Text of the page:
5. Ponte Dona Maria Pia
A delicate arch soaring across the Douro this bridge was attributed to Gustav Eiffel, of the Parisian tower fame. Built in two years between 1876 and 1877, the bridge was in use (on and off) until 1991, when modern transport requirements rendered it obsolete. The bridge is beautiful and makes a stunning background for memento snapshots of your Porto holiday.
6. Bolsa Palace
Built in the 1800s on the ruins of the cloisters of the seven-hundred-year old monastery next door, Bolsa Palace was originally the site of the city's stock exchange and is a stunningly beautiful building at odds with the mercenary purposes for which it was originally used. Ultimately, the Lisbon stock exchange absorbed the Porto facility and the Bolsa Palace was declared a National Monument.
7. The Arab Room
In heart of the Bolsa Palace, you will find 'the Arab Room'. This most opulent of the many gorgeous rooms inside the Palace this room is enormous, exquisitely decorated in a Moorish style, and the perfect venue for impressing visitors both local and foreign. Visiting heads of state are often entertained in this room, and it is worth visiting just to admire the magnificent proportions and décor.
8. Kadoorie Synagogue
An active synagogue, the Kadoorie Synagogue is the heart and centre of the Jewish community of Porto. It was built in 1938, an act of defiance when synagogues all over occupied Europe were being burned to the ground, and is a beautiful building from an architectural point of view as well as being a beacon of hope and determination. Tours are available to teach anyone who wishes to learn more about the religion and the building, and they are translated into four or five languages, including English.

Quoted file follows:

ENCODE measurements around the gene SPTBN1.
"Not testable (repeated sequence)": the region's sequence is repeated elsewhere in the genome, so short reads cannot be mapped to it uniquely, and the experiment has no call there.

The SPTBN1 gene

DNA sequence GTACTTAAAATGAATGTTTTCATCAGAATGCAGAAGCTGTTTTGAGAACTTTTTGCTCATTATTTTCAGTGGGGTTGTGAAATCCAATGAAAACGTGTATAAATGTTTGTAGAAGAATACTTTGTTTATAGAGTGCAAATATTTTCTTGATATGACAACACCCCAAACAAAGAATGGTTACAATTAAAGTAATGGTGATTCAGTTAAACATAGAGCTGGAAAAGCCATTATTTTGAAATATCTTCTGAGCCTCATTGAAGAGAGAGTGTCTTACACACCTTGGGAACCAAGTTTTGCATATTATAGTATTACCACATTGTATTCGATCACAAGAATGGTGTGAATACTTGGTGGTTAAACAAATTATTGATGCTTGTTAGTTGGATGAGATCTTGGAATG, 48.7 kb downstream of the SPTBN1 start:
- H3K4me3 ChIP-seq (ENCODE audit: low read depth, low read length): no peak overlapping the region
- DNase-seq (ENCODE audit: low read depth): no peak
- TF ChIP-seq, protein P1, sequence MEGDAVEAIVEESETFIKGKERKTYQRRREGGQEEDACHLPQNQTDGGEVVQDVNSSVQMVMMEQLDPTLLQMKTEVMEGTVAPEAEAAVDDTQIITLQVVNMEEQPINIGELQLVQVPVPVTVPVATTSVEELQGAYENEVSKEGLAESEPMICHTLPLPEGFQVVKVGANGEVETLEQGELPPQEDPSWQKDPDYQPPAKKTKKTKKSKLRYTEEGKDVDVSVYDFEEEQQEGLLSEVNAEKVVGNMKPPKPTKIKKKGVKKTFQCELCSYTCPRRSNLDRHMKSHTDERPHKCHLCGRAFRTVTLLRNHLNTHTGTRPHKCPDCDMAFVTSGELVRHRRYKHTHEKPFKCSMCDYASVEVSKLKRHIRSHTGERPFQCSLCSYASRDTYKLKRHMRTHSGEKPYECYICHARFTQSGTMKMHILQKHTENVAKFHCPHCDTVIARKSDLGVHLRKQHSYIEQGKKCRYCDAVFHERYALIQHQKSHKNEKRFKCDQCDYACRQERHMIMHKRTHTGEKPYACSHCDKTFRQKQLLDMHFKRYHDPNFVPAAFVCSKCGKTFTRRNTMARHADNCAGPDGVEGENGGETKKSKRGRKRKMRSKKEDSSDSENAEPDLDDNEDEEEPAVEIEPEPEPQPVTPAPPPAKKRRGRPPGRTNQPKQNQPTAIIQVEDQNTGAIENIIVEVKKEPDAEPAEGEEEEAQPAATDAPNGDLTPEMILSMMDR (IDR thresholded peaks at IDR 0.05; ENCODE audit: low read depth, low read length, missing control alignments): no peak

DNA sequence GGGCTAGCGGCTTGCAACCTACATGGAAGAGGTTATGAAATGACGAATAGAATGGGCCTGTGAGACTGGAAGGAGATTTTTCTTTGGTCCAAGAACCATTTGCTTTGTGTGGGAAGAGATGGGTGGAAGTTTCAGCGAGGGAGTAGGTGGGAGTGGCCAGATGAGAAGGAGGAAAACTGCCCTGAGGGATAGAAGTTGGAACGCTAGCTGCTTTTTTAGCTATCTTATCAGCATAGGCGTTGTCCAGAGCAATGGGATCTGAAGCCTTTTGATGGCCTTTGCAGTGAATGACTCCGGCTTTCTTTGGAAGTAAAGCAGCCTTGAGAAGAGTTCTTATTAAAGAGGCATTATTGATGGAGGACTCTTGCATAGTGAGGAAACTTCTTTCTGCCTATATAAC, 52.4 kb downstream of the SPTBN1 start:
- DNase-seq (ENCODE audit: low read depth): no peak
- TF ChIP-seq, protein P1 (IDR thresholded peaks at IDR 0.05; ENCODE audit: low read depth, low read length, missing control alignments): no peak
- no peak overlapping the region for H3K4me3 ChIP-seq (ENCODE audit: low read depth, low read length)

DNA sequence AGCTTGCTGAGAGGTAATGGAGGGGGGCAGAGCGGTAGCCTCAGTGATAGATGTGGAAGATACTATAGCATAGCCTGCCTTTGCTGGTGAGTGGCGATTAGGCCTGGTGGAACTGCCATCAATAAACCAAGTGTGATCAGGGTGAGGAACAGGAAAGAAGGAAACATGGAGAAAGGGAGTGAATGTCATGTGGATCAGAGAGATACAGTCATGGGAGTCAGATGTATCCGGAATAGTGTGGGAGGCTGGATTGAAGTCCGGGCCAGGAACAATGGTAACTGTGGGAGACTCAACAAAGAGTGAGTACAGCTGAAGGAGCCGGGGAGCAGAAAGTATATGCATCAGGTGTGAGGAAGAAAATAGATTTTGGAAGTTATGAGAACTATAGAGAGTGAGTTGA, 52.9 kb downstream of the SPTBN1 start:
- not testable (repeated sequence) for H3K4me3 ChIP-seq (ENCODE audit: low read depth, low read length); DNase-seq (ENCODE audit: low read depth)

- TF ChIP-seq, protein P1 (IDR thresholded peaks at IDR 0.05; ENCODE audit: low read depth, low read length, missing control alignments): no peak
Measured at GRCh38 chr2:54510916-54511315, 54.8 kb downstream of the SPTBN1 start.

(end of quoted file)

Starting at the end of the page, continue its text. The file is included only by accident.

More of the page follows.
9. She Changes
An immense ethereal floating sculpture on the sea shore, She Changes, designed and created by Janet Echelman, is an homage to Porto's rich fishing history. The sculpture is deceptively simple: three support posts, one enormous iron ring and an awful lot of netting make up a huge fishing net that holds serenely in place as the wind flutters and ripples the netting, making it seem as though it is underwater, subject to the whims and vagaries of the tides. It is beautiful, fascinating and curiously compelling: you will stay for long than you think, just watching the wind play over the netting.
10. Sea Life Centre
Turtles, penguins, sharks, anemones, seahorses and more await at this delightful and family friendly aquarium. Affiliated with Sealife Trust to preserve and understand aquatic life, the centre also works with conservation and research projects, so you can be sure you entry fees go towards keeping the animals healthy and in great condition, whether they are in captivity or in the wild
When to Go to Porto?
Summer tends to be long, warm and mainly sunny, with occasional cooler periods when it rains. Winters are cool: 5°C to 15°C and almost never dips below freezing. However, most of the seasonal rain falls in winter, making it both cold and very wet on a bad day. However, even in winter there can be long stretches of sunny days in which a holiday can be enjoyed.
How to get there?
You can fly into Porto International Airport, about a half-hour drive from the city centre, or you can fly into Lisbon, and then travel from there to Porto, by train, bus or car. All the roads are in good condition, and rail links are excellent.